PMC, in coordination with the Pennsylvania Bar Association, has prepared a Juror's Guide to provide information about this important civic duty. The Juror's Guide offers basic information about the jury selection process and about how the courtroom operates. We hope jurors and potential jurors will find the Guide helpful.
Below are some frequently asked questions about jury duty in Pennsylvania. These answers are intended as a general guide. PMC advises that you contact the court in the county in which you were summoned as certain policies may vary by court or may change with time.
What are the requirements to serve as a juror?
How are jurors selected?
Can I fill out my juror questionnaire or respond to my summons online?
What if I am unable to serve on the day I was called?
How do I get out of jury duty?
Are certain individuals exempt from jury service?
What happens if I ignore my summons?
How often do I have to serve?
What kind of trials do jurors hear?
How long will I have to serve?
Will I be sequestered?
What should I expect when I report for jury duty?
What should I bring with me to jury duty?
Who do I contact if I have more questions?
What if I am sick or have an emergency on the day I am required to serve?
Will I get paid for reporting to jury duty?
Does my employer have to pay me while I serve on jury duty?
Does the court provide childcare?
- An United States citizen and a resident of the county in which you are summoned;
- At least 18 years old; able to read, write and speak English;
- Not have been convicted of a crime punishable by imprisonment for more than one year.
- Jury selection begins when a name is randomly selected from a master list of prospective jurors in the county,
- The list is compiled from various sources, including voter and motor vehicle registration lists, personal tax rolls and other sources.
- Those randomly selected citizens are sent a summons, which is a court order stating the required time and place to appear.
- The summons will contain information about jury service and will have instructions on how to respond.
- Always respond to a jury summons even if you think you are exempt from service. Ignoring a summons may result in fines or imprisonment for contempt of court.
- The jury pool is composed of those people summoned to appear on a particular day.
- Juries are selected from the jury pool.
- In criminal cases, the jury is made up of twelve (12) jurors, except in the rare case of the parties agreeing to fewer.
- In civil cases, the jury can consist of as few as six (6) jurors or as many as twelve (12).
- In Philadelphia, an indicting grand jury is made up of 23 people who sit as a body and hear testimony from people who are summoned to appear before it.
- Alternate jurors may also be chosen to avoid unnecessary delays or expense in the event of the incapacity of a juror.
RESPONDING TO A SUMMONS FOR JURY DUTY
- Many counties have an online juror portal where you can fill out questionnaires or summons online, rather than send them through traditional mail.Check your summons for information on whether your county provides this service.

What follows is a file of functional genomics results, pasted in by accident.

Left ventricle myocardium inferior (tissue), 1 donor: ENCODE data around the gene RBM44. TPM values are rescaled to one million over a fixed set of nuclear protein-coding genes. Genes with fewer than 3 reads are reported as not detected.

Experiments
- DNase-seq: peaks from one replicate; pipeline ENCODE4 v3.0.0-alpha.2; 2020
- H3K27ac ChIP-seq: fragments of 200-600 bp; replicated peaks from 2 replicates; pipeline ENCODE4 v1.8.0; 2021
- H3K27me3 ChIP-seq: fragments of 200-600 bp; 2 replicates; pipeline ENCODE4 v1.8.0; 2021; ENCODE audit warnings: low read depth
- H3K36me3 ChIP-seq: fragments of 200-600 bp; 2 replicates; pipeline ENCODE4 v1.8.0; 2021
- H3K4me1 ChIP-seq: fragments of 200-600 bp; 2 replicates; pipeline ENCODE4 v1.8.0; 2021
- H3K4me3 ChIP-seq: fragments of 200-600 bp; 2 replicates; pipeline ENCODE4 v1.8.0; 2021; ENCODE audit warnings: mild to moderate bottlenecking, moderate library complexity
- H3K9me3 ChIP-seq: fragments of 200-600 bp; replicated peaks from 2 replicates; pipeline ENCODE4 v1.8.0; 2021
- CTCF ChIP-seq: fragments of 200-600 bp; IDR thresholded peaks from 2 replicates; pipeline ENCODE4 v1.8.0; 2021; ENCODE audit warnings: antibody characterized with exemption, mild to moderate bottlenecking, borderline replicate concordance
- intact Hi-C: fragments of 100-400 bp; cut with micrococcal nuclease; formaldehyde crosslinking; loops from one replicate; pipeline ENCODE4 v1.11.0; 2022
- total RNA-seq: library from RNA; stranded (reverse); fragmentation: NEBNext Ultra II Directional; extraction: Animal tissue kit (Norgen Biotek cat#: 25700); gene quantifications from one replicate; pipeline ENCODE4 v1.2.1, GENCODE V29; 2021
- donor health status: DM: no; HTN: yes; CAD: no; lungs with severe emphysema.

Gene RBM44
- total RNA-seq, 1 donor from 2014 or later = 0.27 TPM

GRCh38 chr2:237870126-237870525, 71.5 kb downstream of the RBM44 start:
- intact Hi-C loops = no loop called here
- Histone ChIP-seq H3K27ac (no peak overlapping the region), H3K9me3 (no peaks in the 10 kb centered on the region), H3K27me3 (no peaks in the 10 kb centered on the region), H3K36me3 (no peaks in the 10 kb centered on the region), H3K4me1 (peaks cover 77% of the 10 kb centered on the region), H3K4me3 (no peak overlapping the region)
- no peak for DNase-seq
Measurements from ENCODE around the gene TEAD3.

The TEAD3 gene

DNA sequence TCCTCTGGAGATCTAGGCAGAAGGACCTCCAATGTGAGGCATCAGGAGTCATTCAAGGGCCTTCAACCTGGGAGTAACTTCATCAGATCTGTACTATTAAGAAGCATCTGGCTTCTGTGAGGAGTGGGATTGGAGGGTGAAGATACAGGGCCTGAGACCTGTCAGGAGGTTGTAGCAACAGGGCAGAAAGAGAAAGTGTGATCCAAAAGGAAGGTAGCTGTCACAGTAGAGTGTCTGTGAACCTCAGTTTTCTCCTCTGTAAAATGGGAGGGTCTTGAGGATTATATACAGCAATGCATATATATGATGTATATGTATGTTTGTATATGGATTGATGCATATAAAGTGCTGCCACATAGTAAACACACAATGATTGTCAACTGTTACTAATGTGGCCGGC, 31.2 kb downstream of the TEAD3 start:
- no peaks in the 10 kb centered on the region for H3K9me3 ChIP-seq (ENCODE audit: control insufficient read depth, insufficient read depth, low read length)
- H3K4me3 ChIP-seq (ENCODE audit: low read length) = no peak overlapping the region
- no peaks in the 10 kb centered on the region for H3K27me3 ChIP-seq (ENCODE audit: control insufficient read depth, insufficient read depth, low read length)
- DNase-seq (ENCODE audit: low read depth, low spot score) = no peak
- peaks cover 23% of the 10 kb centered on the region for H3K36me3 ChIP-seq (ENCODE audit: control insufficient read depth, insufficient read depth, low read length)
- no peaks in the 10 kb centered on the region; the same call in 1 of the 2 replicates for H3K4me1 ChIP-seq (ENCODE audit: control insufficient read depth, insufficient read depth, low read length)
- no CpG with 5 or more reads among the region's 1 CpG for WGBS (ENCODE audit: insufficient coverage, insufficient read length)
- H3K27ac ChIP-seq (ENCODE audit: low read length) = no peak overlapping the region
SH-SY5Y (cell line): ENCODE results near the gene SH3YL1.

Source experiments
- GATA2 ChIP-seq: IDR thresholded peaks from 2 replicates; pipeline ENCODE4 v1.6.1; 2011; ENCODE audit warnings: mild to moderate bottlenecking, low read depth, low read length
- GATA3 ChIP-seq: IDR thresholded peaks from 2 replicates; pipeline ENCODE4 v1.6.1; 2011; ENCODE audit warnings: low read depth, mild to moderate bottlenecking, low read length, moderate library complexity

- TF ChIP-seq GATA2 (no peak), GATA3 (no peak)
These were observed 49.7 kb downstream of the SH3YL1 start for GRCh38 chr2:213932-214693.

- Jurors may also use the system to change personal information, select a different time to serve, or request to be excused from service. The Philadelphia service portal may be accessed here.
- Online juror portals require the nine digit juror Participant Number, the first three letters of the juror's last name, and the juror's date of birth to begin.
- Do not ignore your summons!
- In most cases, the court will do what it can to accommodate you and will often permit you to postpone the date. Read your summons to determine the court’s policies for rearranging the date or call the court directly.
- Serving on a jury is an awesome responsibility and is one of the only opportunities citizens have to participate directly in government. Unlike voting, jury service is mandatory. PMC urges all citizens to respond to summons for jury duty and to put forth their best effort to serve when called. PMC recognizes, as do the courts, that jury duty imposes a heavy burden on many citizens. However, those who fulfill their civic duty will find that they are appreciated by the court system and often report that serving was a positive and educational experience.
- However, courts do understand that there may be substantial and legitimate reasons that inhibit your ability to serve, and they have developed procedures to ease the burdens of service.
- In the REMARKS section of your questionnaire, you may state the reason you are unable to attend on your appointed date and then provide a date when you can.
- Only if your questionnanaire has been completed and returned, can you request a postponement.
- Requests for postponements can be made online in many counties after completing the questionnaire. Jurors may generally select a new date of their choice, although there are some limitations.
- Includes: medical or physical hardship, loss of job wages, childcare issues, and care giver for an ill parent.
- If any of the above is present, some form of verification must accompany the questionnaire.
- Requests for jury service exemption for hardship cannot be made online and must be made by mail.
In Pennsylvania, no one is excused or exempt from jury duty except those who (42 Pa. C.S. § 4503):
- Are in active service of the Armed Forces;
- Have served on jury duty within three years of one's current summons. However, if such person served as a juror for fewer than three days, the exemption period is only one year; OR
- Demonstrate to the court undue hardship or extreme inconvenience. You will be excused permanently or the length of time the court deems necessary.
If you satisfy one of these conditions and wish to seek an exemption from jury duty you must mail a written request to the court. This request must be received and approved prior to the date you are scheduled to serve. Do not simply ignore your summons.
- A juror summons is a court order. If you fail to appear, you can be held in contempt of court.
- Any juror who fails to appear when summoned may be fined up to $500 and/or imprisoned for up to 10 days, or both. 42 Pa. C.S. § 4584.
- As of April of 2014, the Philadelphia court system will reinstitute the ‘Scofflaw Court’ for jurors who fail to appear when summoned.
42 Pa. C.S. § 4584
- If you served on a jury trial that lasted less than three days, you are exempt from service for one year.
- If you served on a jury trial that lasted three days or longer, you are exempt from service for three years.
- If you reported for jury duty, but were not seated on a jury, many counties, such as Philadelphia, exempt you from service for a year.